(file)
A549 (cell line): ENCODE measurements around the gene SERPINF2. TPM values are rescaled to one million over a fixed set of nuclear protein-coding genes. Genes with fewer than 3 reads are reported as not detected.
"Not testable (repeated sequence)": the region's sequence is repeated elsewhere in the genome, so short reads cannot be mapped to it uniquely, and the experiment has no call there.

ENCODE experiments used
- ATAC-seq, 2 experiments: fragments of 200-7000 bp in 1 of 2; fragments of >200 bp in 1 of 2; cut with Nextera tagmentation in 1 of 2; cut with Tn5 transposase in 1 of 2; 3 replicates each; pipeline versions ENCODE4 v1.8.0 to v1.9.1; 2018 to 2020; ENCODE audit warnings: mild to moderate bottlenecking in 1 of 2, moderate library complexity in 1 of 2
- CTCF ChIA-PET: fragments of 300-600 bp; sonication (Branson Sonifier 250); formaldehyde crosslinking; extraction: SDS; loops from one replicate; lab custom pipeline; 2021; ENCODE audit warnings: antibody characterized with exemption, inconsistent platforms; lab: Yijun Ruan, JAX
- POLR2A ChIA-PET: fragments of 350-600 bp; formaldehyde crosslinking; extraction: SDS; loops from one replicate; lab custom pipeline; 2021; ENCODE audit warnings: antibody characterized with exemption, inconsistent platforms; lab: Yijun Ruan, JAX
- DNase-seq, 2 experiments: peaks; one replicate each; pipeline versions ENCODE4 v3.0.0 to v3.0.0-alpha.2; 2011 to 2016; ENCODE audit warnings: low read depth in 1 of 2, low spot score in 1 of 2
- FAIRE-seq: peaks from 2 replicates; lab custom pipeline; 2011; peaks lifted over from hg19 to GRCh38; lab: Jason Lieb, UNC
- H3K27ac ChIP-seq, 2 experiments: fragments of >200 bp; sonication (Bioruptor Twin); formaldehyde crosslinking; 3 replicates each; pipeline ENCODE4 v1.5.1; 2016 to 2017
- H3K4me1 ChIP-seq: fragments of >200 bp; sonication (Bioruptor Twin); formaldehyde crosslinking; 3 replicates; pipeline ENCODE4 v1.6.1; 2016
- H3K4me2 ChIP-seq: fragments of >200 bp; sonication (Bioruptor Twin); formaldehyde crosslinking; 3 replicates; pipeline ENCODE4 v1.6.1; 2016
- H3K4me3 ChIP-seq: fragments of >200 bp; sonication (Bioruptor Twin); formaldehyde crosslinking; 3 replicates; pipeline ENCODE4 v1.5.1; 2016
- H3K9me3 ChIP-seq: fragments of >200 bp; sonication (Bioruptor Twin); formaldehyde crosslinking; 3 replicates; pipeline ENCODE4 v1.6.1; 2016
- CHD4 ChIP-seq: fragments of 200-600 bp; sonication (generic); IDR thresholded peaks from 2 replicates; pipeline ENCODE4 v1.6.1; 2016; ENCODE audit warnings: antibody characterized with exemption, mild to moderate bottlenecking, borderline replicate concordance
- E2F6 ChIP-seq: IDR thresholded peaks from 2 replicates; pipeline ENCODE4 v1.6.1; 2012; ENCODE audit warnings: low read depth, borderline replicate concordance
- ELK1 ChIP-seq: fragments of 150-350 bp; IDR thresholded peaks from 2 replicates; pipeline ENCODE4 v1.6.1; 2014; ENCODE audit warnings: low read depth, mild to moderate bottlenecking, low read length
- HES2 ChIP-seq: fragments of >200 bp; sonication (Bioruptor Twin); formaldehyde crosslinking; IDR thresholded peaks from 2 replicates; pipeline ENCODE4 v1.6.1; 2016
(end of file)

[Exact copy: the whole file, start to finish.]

A549 (cell line): ENCODE measurements around the gene SERPINF2. TPM values are rescaled to one million over a fixed set of nuclear protein-coding genes. Genes with fewer than 3 reads are reported as not detected.
"Not testable (repeated sequence)": the region's sequence is repeated elsewhere in the genome, so short reads cannot be mapped to it uniquely, and the experiment has no call there.

ENCODE experiments used
- ATAC-seq, 2 experiments: fragments of 200-7000 bp in 1 of 2; fragments of >200 bp in 1 of 2; cut with Nextera tagmentation in 1 of 2; cut with Tn5 transposase in 1 of 2; 3 replicates each; pipeline versions ENCODE4 v1.8.0 to v1.9.1; 2018 to 2020; ENCODE audit warnings: mild to moderate bottlenecking in 1 of 2, moderate library complexity in 1 of 2
- CTCF ChIA-PET: fragments of 300-600 bp; sonication (Branson Sonifier 250); formaldehyde crosslinking; extraction: SDS; loops from one replicate; lab custom pipeline; 2021; ENCODE audit warnings: antibody characterized with exemption, inconsistent platforms; lab: Yijun Ruan, JAX
- POLR2A ChIA-PET: fragments of 350-600 bp; formaldehyde crosslinking; extraction: SDS; loops from one replicate; lab custom pipeline; 2021; ENCODE audit warnings: antibody characterized with exemption, inconsistent platforms; lab: Yijun Ruan, JAX
- DNase-seq, 2 experiments: peaks; one replicate each; pipeline versions ENCODE4 v3.0.0 to v3.0.0-alpha.2; 2011 to 2016; ENCODE audit warnings: low read depth in 1 of 2, low spot score in 1 of 2
- FAIRE-seq: peaks from 2 replicates; lab custom pipeline; 2011; peaks lifted over from hg19 to GRCh38; lab: Jason Lieb, UNC
- H3K27ac ChIP-seq, 2 experiments: fragments of >200 bp; sonication (Bioruptor Twin); formaldehyde crosslinking; 3 replicates each; pipeline ENCODE4 v1.5.1; 2016 to 2017
- H3K4me1 ChIP-seq: fragments of >200 bp; sonication (Bioruptor Twin); formaldehyde crosslinking; 3 replicates; pipeline ENCODE4 v1.6.1; 2016
- H3K4me2 ChIP-seq: fragments of >200 bp; sonication (Bioruptor Twin); formaldehyde crosslinking; 3 replicates; pipeline ENCODE4 v1.6.1; 2016
- H3K4me3 ChIP-seq: fragments of >200 bp; sonication (Bioruptor Twin); formaldehyde crosslinking; 3 replicates; pipeline ENCODE4 v1.5.1; 2016
- H3K9me3 ChIP-seq: fragments of >200 bp; sonication (Bioruptor Twin); formaldehyde crosslinking; 3 replicates; pipeline ENCODE4 v1.6.1; 2016
- CHD4 ChIP-seq: fragments of 200-600 bp; sonication (generic); IDR thresholded peaks from 2 replicates; pipeline ENCODE4 v1.6.1; 2016; ENCODE audit warnings: antibody characterized with exemption, mild to moderate bottlenecking, borderline replicate concordance
- E2F6 ChIP-seq: IDR thresholded peaks from 2 replicates; pipeline ENCODE4 v1.6.1; 2012; ENCODE audit warnings: low read depth, borderline replicate concordance
- ELK1 ChIP-seq: fragments of 150-350 bp; IDR thresholded peaks from 2 replicates; pipeline ENCODE4 v1.6.1; 2014; ENCODE audit warnings: low read depth, mild to moderate bottlenecking, low read length
- HES2 ChIP-seq: fragments of >200 bp; sonication (Bioruptor Twin); formaldehyde crosslinking; IDR thresholded peaks from 2 replicates; pipeline ENCODE4 v1.6.1; 2016